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Positive Image Center


Learn more about Mikealyn's experience at the Positive Image Center


Positive Image Center

American Family Children's Hospital

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Kyle Bursaw // Curb Magazine

Faces of Courage
New center boosts young patients’ self-image

At the age of 6, Bradley began to worry about his hair. He combed it thoroughly every morning, until the last strand took its place. It seemed unusual for a young boy, but the shy and self-conscious first-grader took pride in his appearance and dreamed of being an actor. Although Bradley participated in other activities like soccer and crafts, he felt most at home in the stage spotlight. While performing in “Charlotte’s Web” and “Dr. Doolittle” the last two years as part of his hometown drama club, Bradley found the one place where he could open up and be himself.

When a cancer diagnosis struck last summer, 11-year-old Bradley knew he would lose his hair and his spot in this year’s play. These factors devastated Bradley just as much as his illness.

When his mother, Claudette Behling, heard about a new center in the hospital that could help her son gain self-confidence during his chemotherapy treatments, she wanted to learn more.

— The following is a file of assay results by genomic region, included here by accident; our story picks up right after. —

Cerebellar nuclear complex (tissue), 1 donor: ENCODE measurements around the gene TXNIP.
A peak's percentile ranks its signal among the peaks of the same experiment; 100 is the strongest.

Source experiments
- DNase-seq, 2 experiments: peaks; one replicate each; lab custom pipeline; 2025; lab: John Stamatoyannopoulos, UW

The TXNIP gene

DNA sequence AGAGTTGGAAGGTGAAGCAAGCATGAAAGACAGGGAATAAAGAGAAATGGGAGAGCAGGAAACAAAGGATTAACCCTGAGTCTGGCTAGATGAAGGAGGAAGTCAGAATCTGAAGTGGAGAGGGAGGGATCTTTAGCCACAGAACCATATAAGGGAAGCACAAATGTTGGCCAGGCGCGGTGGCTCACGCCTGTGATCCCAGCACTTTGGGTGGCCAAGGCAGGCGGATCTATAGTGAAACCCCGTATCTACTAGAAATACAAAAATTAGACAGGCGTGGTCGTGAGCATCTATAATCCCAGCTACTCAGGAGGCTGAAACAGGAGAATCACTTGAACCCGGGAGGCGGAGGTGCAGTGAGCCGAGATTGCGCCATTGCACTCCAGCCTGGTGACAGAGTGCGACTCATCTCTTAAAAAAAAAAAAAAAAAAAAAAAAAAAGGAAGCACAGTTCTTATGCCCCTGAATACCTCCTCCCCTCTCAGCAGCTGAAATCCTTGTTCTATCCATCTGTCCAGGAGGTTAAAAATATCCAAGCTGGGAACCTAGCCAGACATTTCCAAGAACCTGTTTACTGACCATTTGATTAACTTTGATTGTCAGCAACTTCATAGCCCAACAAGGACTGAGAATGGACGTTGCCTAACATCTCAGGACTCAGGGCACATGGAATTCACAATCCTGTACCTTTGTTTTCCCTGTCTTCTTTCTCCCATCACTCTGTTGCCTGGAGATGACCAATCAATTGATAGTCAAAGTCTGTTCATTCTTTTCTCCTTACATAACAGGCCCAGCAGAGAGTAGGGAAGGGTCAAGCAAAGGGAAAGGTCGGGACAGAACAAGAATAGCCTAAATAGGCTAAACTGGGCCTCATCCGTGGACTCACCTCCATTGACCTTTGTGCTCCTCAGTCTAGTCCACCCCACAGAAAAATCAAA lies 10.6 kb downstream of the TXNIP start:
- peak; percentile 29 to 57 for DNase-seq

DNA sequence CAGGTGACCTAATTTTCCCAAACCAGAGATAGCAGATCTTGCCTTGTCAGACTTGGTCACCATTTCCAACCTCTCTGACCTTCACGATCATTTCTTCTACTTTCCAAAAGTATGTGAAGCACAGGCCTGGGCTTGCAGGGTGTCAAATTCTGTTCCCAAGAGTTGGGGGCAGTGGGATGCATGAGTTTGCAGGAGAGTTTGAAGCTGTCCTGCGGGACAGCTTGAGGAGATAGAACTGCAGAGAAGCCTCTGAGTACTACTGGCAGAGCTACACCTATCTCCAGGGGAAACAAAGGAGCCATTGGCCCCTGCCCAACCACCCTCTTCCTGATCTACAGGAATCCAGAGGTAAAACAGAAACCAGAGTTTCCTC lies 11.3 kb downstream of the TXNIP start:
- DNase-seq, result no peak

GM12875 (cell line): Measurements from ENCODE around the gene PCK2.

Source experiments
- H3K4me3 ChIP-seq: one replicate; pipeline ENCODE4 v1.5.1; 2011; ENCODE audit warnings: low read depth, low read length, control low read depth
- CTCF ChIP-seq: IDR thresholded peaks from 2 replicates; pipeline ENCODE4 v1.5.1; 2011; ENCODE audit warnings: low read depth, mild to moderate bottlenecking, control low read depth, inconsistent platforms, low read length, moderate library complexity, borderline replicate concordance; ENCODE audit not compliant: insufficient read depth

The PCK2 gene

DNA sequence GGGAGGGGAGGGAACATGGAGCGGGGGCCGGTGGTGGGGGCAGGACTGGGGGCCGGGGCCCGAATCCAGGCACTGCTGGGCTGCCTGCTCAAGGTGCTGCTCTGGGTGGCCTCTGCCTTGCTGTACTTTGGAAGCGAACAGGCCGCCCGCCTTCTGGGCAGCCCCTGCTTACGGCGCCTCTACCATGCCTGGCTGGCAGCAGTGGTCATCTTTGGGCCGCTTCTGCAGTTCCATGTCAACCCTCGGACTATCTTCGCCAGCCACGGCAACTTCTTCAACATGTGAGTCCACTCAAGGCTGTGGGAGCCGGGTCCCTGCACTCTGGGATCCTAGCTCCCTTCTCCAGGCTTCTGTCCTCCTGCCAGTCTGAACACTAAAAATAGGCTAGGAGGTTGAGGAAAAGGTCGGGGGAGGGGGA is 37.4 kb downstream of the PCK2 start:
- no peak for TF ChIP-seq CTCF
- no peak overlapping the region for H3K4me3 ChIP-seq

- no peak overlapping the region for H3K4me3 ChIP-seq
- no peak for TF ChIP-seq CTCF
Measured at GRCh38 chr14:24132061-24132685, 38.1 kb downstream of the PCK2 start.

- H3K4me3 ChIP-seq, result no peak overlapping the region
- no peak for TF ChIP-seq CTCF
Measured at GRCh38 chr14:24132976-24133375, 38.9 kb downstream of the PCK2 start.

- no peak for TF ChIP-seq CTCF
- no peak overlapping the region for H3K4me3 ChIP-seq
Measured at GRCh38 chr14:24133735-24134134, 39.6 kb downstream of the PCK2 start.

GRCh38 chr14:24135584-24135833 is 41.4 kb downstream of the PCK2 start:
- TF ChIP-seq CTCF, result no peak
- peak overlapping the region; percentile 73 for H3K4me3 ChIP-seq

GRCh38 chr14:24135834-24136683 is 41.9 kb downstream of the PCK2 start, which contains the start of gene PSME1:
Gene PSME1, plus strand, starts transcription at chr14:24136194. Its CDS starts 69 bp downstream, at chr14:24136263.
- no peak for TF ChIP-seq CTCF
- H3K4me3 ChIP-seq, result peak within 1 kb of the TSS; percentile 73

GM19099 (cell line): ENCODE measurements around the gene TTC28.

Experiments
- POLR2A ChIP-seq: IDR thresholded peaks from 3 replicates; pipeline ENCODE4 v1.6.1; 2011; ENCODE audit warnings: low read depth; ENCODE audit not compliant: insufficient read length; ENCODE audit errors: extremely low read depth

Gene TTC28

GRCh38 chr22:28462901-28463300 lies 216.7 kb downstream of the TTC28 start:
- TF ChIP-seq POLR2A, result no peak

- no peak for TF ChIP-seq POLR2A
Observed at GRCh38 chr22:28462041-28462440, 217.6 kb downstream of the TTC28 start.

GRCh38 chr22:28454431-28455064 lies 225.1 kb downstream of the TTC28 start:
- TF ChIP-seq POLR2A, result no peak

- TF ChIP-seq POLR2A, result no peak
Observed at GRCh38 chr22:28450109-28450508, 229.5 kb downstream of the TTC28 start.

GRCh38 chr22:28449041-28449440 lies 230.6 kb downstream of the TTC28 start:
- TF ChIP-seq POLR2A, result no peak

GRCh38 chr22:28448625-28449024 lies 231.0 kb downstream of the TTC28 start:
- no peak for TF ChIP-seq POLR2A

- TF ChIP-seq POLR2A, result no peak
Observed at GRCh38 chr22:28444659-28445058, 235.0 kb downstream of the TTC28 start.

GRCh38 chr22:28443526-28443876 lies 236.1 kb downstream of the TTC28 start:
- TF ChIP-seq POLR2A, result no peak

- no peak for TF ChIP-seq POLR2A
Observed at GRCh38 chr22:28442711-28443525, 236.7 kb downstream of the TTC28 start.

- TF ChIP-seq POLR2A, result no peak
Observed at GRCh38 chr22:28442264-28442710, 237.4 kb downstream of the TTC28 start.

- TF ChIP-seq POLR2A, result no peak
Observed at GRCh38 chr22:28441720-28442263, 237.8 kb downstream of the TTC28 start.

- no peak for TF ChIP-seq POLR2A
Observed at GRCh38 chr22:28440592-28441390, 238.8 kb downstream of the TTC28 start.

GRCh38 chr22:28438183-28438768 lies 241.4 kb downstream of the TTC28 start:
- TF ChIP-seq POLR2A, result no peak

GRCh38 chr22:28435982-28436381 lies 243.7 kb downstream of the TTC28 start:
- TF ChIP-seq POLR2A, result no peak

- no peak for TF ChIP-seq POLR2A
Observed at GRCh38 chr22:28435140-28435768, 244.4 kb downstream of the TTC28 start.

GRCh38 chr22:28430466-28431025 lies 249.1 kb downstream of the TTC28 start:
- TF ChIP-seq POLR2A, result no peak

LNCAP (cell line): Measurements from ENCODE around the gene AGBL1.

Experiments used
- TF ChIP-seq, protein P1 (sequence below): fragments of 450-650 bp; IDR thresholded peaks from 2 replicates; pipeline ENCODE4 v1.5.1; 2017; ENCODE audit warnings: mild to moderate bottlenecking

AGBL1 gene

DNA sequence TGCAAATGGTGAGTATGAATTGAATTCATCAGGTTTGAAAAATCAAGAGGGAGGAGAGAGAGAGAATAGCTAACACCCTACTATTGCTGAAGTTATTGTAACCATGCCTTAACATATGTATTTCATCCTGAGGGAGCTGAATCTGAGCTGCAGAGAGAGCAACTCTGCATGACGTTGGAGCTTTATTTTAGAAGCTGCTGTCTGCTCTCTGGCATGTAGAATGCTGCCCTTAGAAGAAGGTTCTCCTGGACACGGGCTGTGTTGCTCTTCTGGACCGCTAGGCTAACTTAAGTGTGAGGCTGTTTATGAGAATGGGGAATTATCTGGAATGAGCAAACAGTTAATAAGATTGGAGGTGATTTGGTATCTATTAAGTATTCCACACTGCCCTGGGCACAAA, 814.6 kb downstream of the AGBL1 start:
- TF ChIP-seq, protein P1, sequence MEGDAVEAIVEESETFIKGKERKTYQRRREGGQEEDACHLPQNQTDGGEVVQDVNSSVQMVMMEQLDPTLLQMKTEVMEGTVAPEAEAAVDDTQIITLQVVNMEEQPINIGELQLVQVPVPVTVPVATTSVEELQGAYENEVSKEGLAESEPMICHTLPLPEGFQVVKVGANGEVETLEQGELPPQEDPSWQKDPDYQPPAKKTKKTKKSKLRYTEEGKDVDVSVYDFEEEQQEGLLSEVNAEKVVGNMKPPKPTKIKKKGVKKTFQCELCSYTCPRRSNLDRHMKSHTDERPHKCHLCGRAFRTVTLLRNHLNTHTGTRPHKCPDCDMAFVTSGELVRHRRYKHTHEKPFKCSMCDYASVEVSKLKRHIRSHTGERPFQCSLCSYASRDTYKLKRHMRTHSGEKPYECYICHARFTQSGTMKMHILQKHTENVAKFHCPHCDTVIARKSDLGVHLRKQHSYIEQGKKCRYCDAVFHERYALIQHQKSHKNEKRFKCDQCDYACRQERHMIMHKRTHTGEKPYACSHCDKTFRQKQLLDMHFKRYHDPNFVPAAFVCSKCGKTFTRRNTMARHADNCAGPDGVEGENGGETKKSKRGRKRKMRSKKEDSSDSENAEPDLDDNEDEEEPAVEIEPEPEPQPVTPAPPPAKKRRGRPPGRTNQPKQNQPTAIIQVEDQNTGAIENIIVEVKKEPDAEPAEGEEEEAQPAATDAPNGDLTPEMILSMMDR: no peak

A unique place

The Positive Image Center, located on the second floor of the new American Family Children’s Hospital in Madison, is the only one of its kind inside a U.S. children’s hospital. The center provides wigs, scarves, hats and makeup in an effort to build patients’ self-esteem while dealing with physically altering illnesses and treatments.

The innovative center plays a valuable role in the healing process of many patients like Bradley who are concerned about their appearance. Bradley, the first male patient to request a wig, felt overjoyed after he discovered an alternative to being bald. When Debi Machotka, an image consultant at the Positive Image Center, walked into his room with various color samples of wigs, his face brightened. After receiving the wig, he wore it for three days straight. For three days, he felt better about his cancer and hair loss.

This was the goal of Donna Sollenberger, former CEO of UW Hospital and Clinics, when she first suggested the idea of the Positive Image Center. After seeing a similar place at the City of Hope in California, Sollenberger decided to create a center exclusively for children. When the children’s hospital in Madison opened in August 2007, her idea became a reality.

According to Mary Kaminski, director of patient and family services, they wanted to create a place to help all types of patients. The center focuses on providing supplies to oncology patients but also includes skin treatment makeup for patients with surgery scars.

Kaminski also currently gives tours to other hospitals that travel to see the center. Hospital CEOs from California and an architecture company from Alaska have come to see the one-of-a-kind center.

Although unique, the center costs extra money and takes square feet away from revenue-producing clinic space. Donations and hospital operations pay for the center, and patients receive the service without cost. Because it does not produce revenue, however, the center needed a clear and worthwhile purpose. At first glance, it may appear like a simple beauty salon in the hospital, but the patients who come into the center reveal its real value.

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